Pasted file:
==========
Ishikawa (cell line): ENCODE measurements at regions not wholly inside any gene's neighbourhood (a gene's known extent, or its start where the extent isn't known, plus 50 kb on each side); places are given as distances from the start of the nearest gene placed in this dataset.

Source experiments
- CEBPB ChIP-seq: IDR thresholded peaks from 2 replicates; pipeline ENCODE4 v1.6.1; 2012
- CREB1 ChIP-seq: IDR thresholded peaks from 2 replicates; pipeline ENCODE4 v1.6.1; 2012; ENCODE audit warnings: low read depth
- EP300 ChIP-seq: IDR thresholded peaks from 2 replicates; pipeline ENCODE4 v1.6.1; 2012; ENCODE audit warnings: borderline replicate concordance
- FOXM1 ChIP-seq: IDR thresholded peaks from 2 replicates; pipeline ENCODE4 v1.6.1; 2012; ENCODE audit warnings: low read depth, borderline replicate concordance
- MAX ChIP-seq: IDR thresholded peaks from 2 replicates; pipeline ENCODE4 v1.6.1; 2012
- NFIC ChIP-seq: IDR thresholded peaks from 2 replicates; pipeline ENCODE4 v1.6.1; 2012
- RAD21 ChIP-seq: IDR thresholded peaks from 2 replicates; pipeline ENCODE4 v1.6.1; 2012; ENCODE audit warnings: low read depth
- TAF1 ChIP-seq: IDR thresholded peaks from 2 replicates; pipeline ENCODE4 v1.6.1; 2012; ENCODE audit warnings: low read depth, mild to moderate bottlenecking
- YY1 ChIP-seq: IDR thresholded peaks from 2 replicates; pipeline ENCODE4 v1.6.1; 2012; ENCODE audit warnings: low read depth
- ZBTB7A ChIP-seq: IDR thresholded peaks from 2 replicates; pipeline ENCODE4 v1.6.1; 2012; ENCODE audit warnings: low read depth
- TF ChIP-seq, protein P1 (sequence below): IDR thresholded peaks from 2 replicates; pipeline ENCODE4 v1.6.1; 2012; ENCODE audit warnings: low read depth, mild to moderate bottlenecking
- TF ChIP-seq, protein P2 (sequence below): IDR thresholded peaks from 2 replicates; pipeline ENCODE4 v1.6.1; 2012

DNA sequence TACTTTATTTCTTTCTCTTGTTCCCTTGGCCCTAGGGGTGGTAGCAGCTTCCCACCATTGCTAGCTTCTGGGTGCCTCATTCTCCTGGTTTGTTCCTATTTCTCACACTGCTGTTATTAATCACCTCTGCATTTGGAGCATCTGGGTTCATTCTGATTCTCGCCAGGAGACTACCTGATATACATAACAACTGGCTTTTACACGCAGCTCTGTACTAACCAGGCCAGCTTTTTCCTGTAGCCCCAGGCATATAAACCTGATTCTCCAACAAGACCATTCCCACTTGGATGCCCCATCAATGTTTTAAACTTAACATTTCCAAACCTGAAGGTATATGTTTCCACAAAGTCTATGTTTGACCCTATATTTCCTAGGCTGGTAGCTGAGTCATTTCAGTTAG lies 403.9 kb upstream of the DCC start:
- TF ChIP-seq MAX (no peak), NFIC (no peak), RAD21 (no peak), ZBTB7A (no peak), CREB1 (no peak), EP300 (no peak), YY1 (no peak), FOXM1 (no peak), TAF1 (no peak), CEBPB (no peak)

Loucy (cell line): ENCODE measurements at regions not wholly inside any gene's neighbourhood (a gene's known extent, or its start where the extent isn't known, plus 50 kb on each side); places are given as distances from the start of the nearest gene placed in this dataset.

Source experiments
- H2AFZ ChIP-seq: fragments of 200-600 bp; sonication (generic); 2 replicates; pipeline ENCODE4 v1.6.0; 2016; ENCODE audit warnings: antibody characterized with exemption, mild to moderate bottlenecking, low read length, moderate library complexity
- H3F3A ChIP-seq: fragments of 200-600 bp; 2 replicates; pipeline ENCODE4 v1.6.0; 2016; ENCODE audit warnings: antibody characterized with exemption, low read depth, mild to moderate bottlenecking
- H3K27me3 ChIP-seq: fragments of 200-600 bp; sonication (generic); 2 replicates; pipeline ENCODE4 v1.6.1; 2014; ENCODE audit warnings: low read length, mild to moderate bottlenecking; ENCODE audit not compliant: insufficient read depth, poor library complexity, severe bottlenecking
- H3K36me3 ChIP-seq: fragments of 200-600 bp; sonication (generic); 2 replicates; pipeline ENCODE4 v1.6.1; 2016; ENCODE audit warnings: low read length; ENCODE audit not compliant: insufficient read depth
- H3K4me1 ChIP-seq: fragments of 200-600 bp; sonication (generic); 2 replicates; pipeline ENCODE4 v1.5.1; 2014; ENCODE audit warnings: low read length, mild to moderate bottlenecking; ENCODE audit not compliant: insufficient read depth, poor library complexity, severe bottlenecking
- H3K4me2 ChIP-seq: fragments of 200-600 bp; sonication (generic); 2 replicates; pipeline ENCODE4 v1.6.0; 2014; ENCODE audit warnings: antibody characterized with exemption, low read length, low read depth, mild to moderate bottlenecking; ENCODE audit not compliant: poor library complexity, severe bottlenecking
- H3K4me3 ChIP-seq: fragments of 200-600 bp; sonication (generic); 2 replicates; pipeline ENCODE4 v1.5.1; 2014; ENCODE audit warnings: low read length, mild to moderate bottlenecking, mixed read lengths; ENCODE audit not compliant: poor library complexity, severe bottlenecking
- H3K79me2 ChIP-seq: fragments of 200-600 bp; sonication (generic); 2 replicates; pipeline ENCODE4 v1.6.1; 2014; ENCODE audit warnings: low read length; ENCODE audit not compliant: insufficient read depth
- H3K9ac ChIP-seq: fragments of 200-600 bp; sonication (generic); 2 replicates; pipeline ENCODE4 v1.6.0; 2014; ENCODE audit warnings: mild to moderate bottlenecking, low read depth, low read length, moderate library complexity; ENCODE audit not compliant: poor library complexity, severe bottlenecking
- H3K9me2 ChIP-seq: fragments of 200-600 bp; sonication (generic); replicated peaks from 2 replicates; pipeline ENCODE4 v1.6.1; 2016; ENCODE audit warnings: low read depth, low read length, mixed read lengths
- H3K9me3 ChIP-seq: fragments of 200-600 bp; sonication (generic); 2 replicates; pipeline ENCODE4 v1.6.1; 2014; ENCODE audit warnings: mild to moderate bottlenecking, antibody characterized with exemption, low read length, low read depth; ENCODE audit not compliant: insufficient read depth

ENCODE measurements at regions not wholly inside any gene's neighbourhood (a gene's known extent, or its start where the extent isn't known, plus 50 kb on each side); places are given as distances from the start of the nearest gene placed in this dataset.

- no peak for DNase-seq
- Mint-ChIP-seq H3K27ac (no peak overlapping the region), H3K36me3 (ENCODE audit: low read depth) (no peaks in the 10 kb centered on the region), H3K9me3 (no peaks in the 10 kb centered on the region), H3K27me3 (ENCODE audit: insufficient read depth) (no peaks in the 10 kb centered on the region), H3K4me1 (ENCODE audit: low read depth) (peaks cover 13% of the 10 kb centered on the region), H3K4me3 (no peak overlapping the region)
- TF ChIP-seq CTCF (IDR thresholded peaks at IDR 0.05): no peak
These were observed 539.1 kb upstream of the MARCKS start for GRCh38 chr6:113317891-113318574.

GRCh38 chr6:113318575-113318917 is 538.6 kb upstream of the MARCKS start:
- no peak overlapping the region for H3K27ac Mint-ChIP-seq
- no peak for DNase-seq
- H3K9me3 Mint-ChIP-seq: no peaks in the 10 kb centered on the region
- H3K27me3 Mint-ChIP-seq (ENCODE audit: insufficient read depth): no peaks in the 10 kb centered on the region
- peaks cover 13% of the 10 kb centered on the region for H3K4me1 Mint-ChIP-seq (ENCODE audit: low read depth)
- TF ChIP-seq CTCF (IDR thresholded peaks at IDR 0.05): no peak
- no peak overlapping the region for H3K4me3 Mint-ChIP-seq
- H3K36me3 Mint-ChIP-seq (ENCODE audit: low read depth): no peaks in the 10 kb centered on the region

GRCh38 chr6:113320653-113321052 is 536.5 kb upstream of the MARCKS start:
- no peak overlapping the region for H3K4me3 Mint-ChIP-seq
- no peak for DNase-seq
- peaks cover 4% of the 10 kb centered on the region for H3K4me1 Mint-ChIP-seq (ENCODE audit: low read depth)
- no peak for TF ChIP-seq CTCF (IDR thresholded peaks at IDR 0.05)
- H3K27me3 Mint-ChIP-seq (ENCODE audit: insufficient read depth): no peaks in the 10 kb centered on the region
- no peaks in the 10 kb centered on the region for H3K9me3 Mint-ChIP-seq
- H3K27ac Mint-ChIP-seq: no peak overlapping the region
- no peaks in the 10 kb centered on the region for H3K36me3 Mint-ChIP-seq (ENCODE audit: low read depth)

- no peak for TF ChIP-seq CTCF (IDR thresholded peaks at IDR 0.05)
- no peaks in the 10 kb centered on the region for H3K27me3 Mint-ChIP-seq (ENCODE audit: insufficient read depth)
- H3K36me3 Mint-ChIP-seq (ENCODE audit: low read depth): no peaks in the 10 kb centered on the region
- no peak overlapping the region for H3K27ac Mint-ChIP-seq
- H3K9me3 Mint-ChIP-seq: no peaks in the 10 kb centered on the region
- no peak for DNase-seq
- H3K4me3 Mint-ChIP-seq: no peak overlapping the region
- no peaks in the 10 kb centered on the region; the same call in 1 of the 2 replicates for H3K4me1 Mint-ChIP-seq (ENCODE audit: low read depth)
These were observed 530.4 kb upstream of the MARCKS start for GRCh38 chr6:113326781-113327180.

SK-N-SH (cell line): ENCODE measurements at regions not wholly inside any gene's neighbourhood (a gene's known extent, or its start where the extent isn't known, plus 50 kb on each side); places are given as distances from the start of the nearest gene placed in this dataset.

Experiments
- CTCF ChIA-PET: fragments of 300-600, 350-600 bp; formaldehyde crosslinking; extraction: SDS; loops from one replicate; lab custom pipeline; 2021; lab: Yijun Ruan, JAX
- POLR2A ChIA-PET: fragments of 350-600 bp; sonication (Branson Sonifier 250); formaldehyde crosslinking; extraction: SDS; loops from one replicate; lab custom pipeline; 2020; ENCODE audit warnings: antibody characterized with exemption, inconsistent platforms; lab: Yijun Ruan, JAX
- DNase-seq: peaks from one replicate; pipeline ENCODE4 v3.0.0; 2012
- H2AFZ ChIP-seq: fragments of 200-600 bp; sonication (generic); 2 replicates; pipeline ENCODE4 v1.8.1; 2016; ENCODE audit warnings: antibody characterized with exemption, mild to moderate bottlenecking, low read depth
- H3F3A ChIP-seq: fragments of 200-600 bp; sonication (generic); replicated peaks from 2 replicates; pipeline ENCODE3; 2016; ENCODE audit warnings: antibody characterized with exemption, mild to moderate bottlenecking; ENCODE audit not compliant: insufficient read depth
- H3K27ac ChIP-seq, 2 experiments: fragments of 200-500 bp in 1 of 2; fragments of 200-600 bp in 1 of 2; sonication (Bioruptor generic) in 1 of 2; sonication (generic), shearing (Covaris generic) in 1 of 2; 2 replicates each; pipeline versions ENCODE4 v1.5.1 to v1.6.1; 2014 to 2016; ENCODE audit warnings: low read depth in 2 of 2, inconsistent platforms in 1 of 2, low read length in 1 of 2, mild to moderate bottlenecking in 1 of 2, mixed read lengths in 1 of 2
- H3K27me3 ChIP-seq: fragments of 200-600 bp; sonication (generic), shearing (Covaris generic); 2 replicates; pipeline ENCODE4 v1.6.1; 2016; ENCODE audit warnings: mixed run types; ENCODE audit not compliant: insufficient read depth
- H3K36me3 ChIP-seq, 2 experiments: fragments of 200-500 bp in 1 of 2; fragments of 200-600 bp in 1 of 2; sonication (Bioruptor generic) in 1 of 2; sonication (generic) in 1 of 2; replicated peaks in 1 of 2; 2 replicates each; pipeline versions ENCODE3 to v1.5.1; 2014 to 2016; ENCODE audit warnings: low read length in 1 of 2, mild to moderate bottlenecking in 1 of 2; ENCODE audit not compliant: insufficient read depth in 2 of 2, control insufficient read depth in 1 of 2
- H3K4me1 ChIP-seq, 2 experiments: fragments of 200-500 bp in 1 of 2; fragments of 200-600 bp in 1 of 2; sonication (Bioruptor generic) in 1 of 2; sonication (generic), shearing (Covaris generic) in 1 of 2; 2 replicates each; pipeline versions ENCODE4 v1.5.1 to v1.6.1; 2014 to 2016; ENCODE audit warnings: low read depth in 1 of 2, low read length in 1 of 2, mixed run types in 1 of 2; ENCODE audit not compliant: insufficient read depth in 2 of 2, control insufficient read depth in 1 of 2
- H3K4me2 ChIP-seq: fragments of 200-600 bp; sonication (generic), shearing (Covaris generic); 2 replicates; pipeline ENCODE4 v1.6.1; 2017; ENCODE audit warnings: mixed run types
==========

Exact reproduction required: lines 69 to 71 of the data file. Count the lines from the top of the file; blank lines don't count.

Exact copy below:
- H3K27ac ChIP-seq, 2 experiments: fragments of 200-500 bp in 1 of 2; fragments of 200-600 bp in 1 of 2; sonication (Bioruptor generic) in 1 of 2; sonication (generic), shearing (Covaris generic) in 1 of 2; 2 replicates each; pipeline versions ENCODE4 v1.5.1 to v1.6.1; 2014 to 2016; ENCODE audit warnings: low read depth in 2 of 2, inconsistent platforms in 1 of 2, low read length in 1 of 2, mild to moderate bottlenecking in 1 of 2, mixed read lengths in 1 of 2
- H3K27me3 ChIP-seq: fragments of 200-600 bp; sonication (generic), shearing (Covaris generic); 2 replicates; pipeline ENCODE4 v1.6.1; 2016; ENCODE audit warnings: mixed run types; ENCODE audit not compliant: insufficient read depth
- H3K36me3 ChIP-seq, 2 experiments: fragments of 200-500 bp in 1 of 2; fragments of 200-600 bp in 1 of 2; sonication (Bioruptor generic) in 1 of 2; sonication (generic) in 1 of 2; replicated peaks in 1 of 2; 2 replicates each; pipeline versions ENCODE3 to v1.5.1; 2014 to 2016; ENCODE audit warnings: low read length in 1 of 2, mild to moderate bottlenecking in 1 of 2; ENCODE audit not compliant: insufficient read depth in 2 of 2, control insufficient read depth in 1 of 2